Regarding the remainder of Mr. Tomaine’s testimony, the Court finds that it does not satisfy Rule 702’s requirement that expert testimony be “helpful to the trier of fact.” Werth v. Makita Elec. Works, Ltd., 950 F.2d 643, 648 (10th Cir. 1991). “[W]here . . . expert testimony is offered on an issue that a jury is capable of assessing for itself, it is plainly within the trial court’s discretion to rule that testimony inadmissible because it would not even marginally assist the trier of fact.” Thompson v. State Farm Fire & Cas. Co., 34 F.3d 932, 941 (10th Cir. 1994). Mr. Tomaine’s report consists almost entirely of him examining the evidence in the case and drawing conclusions of fact and law therefrom. For example, Mr. Tomaine’s conclusion that many of Mr. Sutton’s decisions do not constitute fraudulent acts is not based on his independent legal or business expertise, but rather on the testimony of Timothy Boates that Mr. Sutton’s acts had legitimate business purposes. See Docket No. 111-1 at 22. Defendants show no reason why such testimony will be helpful to the jury’s independent assessment, and the Court sees none. The jury is perfectly capable of assessing the information included in Mr. Tomaine’s report on its own, with the benefit of the Court’s instruction on the appropriate law. N. Am. Specialty Ins. Co., 579 F.3d at 1112 (affirming district court’s exclusion of expert testimony that “compared [an] insurance company’s actions to the industry standard” on the grounds that the jury was capable of deciding the case without such testimony). As such, the Court will exclude Mr. Tomaine’s testimony.
Centrix argues that Mr. Felton’s conclusion that there is no coverage for the bond claim or indemnity due to Centrix is an impermissible legal conclusion. Docket No. 111 at 5-6. The Court agrees with respect to Mr. Felton’s opinions as to liability and indemnity. These are conclusions drawn by applying the law to the facts, which are inadmissible.
Mr. Felton’s opinions regarding the fraudulent nature of Centrix’s claimed losses, see Docket No. 11-1 at 65-68, are admissible to the extent that Mr. Felton’s testimony concerns whether such transactions had a legitimate business purpose. Any resulting opinions concerning whether such losses are covered under the fidelity bond, however, are inadmissible as improperly invading the province of the jury.
The Court finds that the remainder of Mr. Felton’s testimony is inadmissible because it does not meaningfully assist the trier of fact. As noted in regard to Mr. Tomaine, the jury will be able to assess the information and testimony noted in Mr. Felton’s report without the need for expert testimony.
Regarding Mr. Roberts, Centrix objects to him characterizing various transfers and expenditures as not “dishonest, fraudulent or wrongful conduct.” Docket No. 111 at 6. Such opinions are admissible since they would assist the trier of fact in understanding the nature of the transactions and the LLC context in which they took place. Mr. Roberts, however, may not reference other opinions of defendants’ experts or conclusions for which he has no personal expertise.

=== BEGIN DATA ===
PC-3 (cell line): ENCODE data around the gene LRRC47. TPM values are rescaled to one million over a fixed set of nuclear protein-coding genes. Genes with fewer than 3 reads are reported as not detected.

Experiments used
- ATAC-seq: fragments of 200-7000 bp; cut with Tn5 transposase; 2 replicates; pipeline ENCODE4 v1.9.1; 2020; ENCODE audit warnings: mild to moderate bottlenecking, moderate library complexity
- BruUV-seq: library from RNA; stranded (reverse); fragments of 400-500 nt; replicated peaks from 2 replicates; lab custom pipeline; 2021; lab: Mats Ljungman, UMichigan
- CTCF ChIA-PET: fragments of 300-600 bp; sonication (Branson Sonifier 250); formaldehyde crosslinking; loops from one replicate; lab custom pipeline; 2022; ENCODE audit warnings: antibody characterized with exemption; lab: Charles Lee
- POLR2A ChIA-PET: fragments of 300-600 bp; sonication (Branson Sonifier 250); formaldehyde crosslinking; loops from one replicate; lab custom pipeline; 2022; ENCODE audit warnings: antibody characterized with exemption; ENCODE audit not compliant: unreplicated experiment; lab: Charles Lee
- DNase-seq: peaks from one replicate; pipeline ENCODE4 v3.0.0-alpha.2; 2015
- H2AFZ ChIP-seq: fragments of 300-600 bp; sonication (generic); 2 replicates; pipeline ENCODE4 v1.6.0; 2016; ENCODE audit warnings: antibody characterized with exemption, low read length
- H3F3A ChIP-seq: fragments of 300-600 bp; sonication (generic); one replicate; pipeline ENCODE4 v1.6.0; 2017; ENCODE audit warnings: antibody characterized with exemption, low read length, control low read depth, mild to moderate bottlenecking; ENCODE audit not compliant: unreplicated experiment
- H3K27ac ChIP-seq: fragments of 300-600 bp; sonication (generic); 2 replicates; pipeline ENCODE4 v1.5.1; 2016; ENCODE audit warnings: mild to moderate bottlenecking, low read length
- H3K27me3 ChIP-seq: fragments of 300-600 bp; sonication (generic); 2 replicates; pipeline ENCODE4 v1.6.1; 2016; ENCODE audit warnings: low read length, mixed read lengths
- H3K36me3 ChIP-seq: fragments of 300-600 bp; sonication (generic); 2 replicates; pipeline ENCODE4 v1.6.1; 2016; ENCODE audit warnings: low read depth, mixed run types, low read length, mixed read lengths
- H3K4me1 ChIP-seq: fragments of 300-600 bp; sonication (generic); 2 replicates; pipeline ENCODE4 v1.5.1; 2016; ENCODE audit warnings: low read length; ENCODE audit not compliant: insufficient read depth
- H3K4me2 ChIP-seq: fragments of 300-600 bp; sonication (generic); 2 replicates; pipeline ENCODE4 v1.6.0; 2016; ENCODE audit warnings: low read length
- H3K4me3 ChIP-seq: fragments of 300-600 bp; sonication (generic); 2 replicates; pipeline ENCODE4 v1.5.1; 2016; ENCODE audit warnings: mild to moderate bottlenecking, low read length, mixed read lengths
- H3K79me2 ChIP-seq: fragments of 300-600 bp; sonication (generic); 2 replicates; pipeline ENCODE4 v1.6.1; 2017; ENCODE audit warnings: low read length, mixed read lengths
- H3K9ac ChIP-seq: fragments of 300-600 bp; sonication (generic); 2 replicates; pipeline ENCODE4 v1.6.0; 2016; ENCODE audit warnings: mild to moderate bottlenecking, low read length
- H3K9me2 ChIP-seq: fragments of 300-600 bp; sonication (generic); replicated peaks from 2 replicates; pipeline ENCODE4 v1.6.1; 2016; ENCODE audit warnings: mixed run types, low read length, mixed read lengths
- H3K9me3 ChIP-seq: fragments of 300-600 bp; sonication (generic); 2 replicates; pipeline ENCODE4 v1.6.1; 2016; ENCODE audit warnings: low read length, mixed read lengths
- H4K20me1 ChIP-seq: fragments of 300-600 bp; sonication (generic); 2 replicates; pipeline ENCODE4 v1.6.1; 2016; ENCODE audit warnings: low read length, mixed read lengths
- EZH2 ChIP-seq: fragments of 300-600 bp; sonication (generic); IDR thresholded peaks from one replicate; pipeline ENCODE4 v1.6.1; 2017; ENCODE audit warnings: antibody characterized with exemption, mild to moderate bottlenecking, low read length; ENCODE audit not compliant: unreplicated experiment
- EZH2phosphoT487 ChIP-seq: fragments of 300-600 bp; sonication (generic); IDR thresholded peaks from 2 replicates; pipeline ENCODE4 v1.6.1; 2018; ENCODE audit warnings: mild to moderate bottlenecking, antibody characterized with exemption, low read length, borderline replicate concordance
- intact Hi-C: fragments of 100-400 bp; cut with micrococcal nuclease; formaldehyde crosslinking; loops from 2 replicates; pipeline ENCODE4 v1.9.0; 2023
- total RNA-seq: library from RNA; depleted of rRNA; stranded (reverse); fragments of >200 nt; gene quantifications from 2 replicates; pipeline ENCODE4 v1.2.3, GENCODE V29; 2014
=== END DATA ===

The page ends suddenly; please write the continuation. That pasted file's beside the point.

Centrix’s one-sentence challenge to the report of Ms. Kinsel is that she opines that the losses alleged in the complaint “do not appear to be the results of dishonest or fraudulent conduct.” Docket No. 111 at 6. Ms. Kinsel’s report reviews the categories of losses claimed by Centrix as the result of fraud and examines whether such losses were fraudulent, properly accounted for, and disclosed. See, e.g., Docket No. 111-1 at 91 (concluding that unreimbursed credit card payments made by Centrix were “not unusual for Centrix” and “appear to be properly recorded, i.e. against member withdrawals, related party receivables, and disclosed to its members and/or Management through Centrix accounting records”). Although a broad conclusion such as “Centrix was not the victim of fraud” approaches the level of a legal conclusion, defendants may properly introduce evidence through competent expert testimony that particular transactions were not fraudulent since such evidence will assist the jury in determining the nature of the transactions and the extent to which they were disclosed and accounted for. Centrix’s motion is therefore denied with respect to Ms. Kinsel’s expert report and testimony. Centrix is free to object at trial to any question that it believes calls for a legal conclusion.
For the foregoing reasons, it is
ORDERED that plaintiffs Centrix Financial Liquidating Trust and Jeffrey A. Weinman in his capacity as Trustee for the Centrix Financial Liquidating Trust’s Motion to Exclude Certain Expert Testimony Regarding Questions of Law and Issues to be Decided by the Jury [Docket No. 111] is GRANTED in part and DENIED in part. It is granted in part with respect to the opinions of John J. Tomaine and Dean Felton as described in this Order. It is denied with respect to the opinions of William Roberts and Stacy Kinsel.